Households in giant panda nature reserves rely heavily on natural resources, and the balance between nature conservation and economic development is crucial. Along with the increase of off-farm working opportunities and rural development, the labor structure of forest management activities has been changing and women have started to play determinant roles in households. Thus, it is of interest to explore gender differences in the forest management decisions of rural households and to further analyze the role of risk preference in decision-making. Through an investigation of giant panda nature reserves in Sichuan and Shaanxi provinces, this research analyzed a 411-household sample using the ordinary least squares (OLS) and Tobit models. The evidence showed that generally households with a female forestry decision maker invested significantly less in forest activities than those with a male decision maker, and the forest investment intensity decreased as the degree of risk-aversion of decision maker increased. Moreover, at each risk preference level, females input less on forest management compared to their male counterparts. The paper provided some solid evidence for the behavioral differences between male and female in the context of forest management. Overall, the results highlighted the importance of intrinsic characteristics in forest management decision-making, while the extrinsic factors of forest size, forestland quality as well as household income and household location also significantly affected the level of forest management inputs. To conclude, this paper suggests policy makers to aware the intrinsic difference among forest decision makers, and to distinguish corresponding trainings and supportive services on forest management technologies to acknowledge the gender difference on risk preference.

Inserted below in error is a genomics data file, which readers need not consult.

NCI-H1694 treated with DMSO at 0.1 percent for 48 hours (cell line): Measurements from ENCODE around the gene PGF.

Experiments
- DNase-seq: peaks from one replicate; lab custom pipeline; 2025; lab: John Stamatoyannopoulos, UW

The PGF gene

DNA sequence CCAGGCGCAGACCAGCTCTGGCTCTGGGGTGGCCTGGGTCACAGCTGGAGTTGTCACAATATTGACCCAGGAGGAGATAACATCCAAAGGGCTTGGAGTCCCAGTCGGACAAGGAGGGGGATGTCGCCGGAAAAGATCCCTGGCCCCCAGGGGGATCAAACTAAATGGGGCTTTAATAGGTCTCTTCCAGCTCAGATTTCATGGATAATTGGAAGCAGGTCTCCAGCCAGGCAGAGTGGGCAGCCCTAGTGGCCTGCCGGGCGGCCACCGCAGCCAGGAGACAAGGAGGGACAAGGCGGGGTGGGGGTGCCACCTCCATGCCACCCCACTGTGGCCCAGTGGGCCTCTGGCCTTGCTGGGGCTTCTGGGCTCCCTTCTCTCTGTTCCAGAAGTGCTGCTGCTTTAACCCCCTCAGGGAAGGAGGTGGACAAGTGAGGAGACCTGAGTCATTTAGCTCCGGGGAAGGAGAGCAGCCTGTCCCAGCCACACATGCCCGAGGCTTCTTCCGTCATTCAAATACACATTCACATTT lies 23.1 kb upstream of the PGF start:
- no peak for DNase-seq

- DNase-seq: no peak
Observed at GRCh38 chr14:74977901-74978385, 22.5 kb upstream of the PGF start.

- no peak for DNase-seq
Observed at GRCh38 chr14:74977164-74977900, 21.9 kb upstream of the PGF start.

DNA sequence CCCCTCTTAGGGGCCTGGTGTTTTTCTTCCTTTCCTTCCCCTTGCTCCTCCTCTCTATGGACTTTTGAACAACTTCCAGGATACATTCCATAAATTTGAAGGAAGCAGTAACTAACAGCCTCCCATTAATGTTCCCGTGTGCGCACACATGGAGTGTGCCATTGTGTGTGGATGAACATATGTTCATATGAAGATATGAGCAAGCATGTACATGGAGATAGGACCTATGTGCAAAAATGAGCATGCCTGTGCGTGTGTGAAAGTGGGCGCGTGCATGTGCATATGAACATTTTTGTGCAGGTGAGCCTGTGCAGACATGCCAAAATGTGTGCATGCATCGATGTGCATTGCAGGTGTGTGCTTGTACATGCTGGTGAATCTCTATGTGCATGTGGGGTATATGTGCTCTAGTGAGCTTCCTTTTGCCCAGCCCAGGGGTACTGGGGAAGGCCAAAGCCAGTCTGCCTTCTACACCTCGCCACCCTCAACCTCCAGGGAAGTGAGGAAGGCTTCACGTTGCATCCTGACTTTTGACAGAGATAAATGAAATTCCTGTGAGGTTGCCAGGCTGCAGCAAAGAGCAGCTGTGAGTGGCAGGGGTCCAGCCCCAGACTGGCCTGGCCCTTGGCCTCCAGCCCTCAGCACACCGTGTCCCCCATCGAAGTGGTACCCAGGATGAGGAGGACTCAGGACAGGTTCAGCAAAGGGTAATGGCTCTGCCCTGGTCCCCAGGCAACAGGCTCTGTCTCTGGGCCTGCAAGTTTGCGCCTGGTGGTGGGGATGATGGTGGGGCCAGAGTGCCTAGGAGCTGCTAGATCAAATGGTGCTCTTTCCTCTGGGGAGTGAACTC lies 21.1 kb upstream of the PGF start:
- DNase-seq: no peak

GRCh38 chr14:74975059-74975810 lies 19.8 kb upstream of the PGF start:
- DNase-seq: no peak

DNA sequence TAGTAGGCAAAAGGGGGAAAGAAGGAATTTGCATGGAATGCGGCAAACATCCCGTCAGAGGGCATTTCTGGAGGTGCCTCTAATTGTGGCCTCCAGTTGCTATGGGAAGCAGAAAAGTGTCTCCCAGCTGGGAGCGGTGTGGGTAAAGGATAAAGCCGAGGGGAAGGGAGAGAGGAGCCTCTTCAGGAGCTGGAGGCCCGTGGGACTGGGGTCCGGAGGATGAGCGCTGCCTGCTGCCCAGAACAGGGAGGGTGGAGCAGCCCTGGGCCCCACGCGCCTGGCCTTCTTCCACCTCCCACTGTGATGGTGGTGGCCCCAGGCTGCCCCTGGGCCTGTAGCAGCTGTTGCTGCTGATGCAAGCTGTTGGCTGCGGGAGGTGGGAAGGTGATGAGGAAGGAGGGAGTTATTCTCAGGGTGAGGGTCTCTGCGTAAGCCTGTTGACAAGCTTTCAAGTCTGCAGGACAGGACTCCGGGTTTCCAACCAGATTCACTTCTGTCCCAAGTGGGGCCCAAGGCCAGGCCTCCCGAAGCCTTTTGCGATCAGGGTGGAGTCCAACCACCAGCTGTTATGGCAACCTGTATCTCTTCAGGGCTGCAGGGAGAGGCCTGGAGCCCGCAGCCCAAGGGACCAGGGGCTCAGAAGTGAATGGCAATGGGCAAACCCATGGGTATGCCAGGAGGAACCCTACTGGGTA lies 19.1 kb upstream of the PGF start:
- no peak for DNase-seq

Journal of Forest Economics, Volume 36, Issue 1-2 Special issue - Nature Conservation: Articles Overiew
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